How can the top-down approach facilitate the alignment with the potential hirings? Helping society progress is becoming ever more critical to profitable success. There are currently great efforts taking place. For example, Amazon Web Services offers free digital training on Cloud, an area with a clear growing talent need. Corporations also support professional networks and promote diversity in digital areas, as Women in Big Data shows, sponsored by IT and tech firms to attract talent to the emerging big data professions. Similar corporate-led initiatives should be encouraged to guide individuals on their reskilling journey.

The bottom-up approach centres around individuals taking their future into their own hands by addressing their own skills gap, starting with a reinvention journey which prepares them for future opportunities. The Future of Jobs 2020 Report estimates by 2025, 85 million jobs may be displaced due to a shift in the division of labour between humans and machines, while 97 million new roles may emerge that are more adapted to the new technologically driven work landscape.

Is there a way to prepare ourselves for that wealth of opportunities more effectively? The digital world also opens new ways of helping us, summarized in these five crucial steps:

• Getting inspired and discovering new trends has never been easier. The internet offers us insights and consultancy reports about how our area of interest can develop. A person with a background in marketing should find the trends of using big data in that area. The owner of a little coffee shop can be exposed to new ideas to offer unique experiences.

• Setting the right direction. Each person needs to reflect on their unique background and strengths to find emerging opportunities. Finding a plan and prioritizing the skills for the new target job, be it digital finance or finding new interactive selling channels for your product.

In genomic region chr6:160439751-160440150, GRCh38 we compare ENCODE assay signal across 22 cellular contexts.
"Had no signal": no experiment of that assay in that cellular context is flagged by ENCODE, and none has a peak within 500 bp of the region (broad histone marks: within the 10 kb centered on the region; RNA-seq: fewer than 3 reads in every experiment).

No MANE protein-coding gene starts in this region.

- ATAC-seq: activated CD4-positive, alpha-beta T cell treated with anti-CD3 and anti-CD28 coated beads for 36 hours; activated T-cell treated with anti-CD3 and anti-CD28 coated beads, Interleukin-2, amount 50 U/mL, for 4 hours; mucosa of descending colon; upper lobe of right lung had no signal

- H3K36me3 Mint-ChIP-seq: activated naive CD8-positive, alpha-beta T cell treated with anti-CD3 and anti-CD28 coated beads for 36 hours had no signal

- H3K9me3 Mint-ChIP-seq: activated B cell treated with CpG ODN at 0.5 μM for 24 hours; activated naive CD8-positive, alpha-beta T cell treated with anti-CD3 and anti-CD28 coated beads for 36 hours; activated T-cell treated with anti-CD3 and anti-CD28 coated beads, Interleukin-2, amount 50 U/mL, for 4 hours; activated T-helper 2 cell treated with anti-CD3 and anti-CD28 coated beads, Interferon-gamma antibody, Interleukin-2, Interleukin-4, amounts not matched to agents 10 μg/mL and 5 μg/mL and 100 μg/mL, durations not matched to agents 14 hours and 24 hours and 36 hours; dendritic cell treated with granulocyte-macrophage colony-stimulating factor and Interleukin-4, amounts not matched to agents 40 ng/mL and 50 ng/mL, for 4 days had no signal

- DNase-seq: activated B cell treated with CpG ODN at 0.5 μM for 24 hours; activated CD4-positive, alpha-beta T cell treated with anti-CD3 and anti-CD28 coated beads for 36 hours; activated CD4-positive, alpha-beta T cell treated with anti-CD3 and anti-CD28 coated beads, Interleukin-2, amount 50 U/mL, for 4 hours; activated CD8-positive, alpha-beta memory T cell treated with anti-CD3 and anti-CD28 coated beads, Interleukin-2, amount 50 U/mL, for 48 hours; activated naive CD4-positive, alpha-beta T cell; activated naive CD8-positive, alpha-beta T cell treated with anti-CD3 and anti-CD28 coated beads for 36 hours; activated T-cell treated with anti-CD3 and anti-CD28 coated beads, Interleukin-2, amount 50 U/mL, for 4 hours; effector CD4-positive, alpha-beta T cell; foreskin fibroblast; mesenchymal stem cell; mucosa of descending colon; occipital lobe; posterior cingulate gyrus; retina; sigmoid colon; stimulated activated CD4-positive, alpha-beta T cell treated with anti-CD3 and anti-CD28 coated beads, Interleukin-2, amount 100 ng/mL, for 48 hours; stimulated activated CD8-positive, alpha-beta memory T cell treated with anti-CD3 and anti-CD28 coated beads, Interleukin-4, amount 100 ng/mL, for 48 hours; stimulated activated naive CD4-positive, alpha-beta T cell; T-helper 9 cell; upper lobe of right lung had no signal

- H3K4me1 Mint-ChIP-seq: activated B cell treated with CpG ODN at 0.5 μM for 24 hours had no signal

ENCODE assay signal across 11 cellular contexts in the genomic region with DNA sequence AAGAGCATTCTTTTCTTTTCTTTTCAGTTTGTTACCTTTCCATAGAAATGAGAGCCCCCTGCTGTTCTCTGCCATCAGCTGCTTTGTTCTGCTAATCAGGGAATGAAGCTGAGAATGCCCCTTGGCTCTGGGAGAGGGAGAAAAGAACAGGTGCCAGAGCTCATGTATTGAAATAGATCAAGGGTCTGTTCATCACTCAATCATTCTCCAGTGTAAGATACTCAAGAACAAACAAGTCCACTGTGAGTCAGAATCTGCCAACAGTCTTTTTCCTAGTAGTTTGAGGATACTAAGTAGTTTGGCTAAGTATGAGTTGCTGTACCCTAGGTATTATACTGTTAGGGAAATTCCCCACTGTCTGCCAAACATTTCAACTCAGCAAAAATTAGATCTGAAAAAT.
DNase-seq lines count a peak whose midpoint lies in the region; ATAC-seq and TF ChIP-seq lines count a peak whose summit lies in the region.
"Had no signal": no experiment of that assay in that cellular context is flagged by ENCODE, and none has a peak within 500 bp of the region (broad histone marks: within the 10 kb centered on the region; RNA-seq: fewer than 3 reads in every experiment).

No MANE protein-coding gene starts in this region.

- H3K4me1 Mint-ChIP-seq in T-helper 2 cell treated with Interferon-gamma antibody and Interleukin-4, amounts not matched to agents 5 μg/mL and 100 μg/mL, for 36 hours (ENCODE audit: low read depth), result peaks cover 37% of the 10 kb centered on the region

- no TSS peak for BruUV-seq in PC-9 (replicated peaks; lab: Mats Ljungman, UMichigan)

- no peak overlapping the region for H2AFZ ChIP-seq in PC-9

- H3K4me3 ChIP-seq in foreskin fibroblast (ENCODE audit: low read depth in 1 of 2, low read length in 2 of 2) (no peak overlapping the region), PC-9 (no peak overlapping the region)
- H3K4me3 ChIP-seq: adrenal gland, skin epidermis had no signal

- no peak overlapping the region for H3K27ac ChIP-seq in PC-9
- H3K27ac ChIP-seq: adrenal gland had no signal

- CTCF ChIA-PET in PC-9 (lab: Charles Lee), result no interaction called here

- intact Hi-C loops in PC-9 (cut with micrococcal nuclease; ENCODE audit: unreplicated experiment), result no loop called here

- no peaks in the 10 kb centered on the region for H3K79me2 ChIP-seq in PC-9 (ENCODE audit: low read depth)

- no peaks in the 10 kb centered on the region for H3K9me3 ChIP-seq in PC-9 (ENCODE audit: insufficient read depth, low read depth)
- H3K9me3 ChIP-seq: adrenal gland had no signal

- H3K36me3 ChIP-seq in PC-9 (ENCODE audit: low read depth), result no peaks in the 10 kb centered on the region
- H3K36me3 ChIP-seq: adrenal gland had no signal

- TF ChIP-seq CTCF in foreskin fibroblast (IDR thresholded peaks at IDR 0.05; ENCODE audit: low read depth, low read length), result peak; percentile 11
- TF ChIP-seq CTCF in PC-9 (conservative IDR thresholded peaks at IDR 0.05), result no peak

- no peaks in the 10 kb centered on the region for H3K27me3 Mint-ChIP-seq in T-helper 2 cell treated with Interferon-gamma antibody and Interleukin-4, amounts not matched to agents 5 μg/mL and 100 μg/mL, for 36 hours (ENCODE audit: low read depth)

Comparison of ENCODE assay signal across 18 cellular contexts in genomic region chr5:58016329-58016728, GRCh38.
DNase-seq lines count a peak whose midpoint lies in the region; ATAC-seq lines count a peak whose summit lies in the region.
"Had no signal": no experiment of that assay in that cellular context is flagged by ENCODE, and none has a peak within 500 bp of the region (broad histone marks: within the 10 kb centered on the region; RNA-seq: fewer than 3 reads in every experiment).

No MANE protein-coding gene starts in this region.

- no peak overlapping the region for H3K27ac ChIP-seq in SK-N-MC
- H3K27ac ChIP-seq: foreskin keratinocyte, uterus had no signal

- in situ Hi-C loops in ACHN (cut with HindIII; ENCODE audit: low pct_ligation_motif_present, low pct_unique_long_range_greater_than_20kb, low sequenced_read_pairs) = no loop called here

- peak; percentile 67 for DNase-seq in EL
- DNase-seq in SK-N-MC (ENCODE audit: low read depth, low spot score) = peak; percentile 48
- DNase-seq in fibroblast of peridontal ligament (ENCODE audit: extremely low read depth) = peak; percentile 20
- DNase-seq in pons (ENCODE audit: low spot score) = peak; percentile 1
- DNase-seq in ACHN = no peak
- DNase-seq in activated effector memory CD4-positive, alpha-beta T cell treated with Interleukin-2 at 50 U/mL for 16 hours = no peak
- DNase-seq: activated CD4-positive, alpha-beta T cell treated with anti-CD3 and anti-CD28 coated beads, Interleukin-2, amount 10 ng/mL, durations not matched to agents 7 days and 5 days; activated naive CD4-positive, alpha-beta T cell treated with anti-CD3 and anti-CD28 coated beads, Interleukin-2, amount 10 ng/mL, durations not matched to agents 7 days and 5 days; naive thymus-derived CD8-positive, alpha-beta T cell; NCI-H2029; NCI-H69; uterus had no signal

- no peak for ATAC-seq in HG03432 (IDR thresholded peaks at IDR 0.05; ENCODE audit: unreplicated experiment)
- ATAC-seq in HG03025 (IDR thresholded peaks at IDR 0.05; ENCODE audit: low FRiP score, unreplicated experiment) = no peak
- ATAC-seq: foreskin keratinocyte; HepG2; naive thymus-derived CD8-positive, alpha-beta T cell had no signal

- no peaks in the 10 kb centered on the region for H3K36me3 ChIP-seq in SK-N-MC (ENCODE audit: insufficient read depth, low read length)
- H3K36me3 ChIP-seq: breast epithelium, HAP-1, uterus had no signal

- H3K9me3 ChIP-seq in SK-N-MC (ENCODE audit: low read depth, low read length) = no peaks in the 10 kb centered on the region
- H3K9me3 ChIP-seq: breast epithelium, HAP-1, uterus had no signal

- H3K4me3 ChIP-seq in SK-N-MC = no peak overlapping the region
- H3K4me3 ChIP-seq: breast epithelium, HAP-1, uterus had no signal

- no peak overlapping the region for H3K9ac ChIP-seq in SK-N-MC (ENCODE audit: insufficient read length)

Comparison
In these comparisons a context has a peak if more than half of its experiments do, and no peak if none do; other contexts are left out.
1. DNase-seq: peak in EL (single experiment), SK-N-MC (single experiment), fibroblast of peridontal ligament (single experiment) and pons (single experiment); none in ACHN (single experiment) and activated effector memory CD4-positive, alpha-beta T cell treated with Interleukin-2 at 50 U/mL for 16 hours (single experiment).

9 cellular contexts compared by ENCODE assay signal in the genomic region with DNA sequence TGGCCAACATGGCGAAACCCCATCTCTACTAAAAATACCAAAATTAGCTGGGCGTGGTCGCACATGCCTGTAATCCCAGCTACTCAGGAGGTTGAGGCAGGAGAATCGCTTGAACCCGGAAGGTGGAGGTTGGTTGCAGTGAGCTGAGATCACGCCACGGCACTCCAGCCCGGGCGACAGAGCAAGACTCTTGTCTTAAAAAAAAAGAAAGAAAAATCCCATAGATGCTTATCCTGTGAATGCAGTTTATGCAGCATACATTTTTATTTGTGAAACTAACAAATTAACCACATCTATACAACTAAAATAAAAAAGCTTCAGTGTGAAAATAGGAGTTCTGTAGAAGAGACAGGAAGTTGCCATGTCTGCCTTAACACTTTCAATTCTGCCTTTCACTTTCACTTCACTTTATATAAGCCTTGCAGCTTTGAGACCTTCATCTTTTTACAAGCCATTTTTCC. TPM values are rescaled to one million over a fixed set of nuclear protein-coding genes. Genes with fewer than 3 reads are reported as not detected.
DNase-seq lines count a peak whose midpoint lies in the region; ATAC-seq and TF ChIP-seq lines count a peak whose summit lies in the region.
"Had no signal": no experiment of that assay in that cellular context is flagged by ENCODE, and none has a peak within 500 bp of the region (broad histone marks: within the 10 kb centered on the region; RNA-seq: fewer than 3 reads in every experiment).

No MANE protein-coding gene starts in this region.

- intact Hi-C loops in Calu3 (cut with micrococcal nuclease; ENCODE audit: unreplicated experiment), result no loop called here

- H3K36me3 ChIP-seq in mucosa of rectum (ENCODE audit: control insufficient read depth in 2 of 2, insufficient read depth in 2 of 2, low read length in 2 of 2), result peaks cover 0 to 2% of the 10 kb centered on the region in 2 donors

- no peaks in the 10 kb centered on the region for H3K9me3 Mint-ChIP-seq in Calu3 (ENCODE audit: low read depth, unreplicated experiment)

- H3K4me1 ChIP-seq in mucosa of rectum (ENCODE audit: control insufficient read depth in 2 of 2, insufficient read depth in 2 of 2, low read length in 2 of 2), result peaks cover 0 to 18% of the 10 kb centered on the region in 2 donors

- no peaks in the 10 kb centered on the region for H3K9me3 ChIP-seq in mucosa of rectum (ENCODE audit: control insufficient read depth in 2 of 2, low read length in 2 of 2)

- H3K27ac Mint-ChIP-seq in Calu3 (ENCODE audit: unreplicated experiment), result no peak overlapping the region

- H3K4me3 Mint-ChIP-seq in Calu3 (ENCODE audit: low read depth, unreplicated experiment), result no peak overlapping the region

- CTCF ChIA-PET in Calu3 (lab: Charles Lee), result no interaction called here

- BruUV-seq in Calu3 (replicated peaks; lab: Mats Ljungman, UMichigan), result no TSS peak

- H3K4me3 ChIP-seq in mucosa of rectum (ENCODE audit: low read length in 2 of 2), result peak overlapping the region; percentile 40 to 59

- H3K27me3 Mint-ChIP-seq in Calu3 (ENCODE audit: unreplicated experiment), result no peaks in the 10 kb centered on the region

• Learning efficiently is more accessible than ever. There is a vast offering of online learning available. Platforms as Coursera or Udacity have seen exponential growth, while offering opportunities to educate the most vulnerable populations.

• The digital world opens opportunities to create and develop a network of people with the same interests. Virtual events, easy to find in platforms as meetup or Eventbrite help us finding a tribe with similar goals to exchange ideas and inspiration.

• Sharing your newly acquired knowledge through social media channels as LinkedIn is a way to validate your expertise with the market demands, get challenged, attract opportunities and help others grow.

How can this bottom-up approach align with the labour market needs? Online resources provide the possibility to be up to date with trends, and join networks and virtual events. Overall, individuals should leverage those insights, and step up and focus on how to acquire the right skills to solve new business problems.

A gap is bridged thanks to aligning efforts from both sides. The Hochrheinbrücke bridge now links the Swiss and German Laufenburg cities – thanks to the misalignment being noticed at an early stage. Will we be able to finally bridge the skills gap too?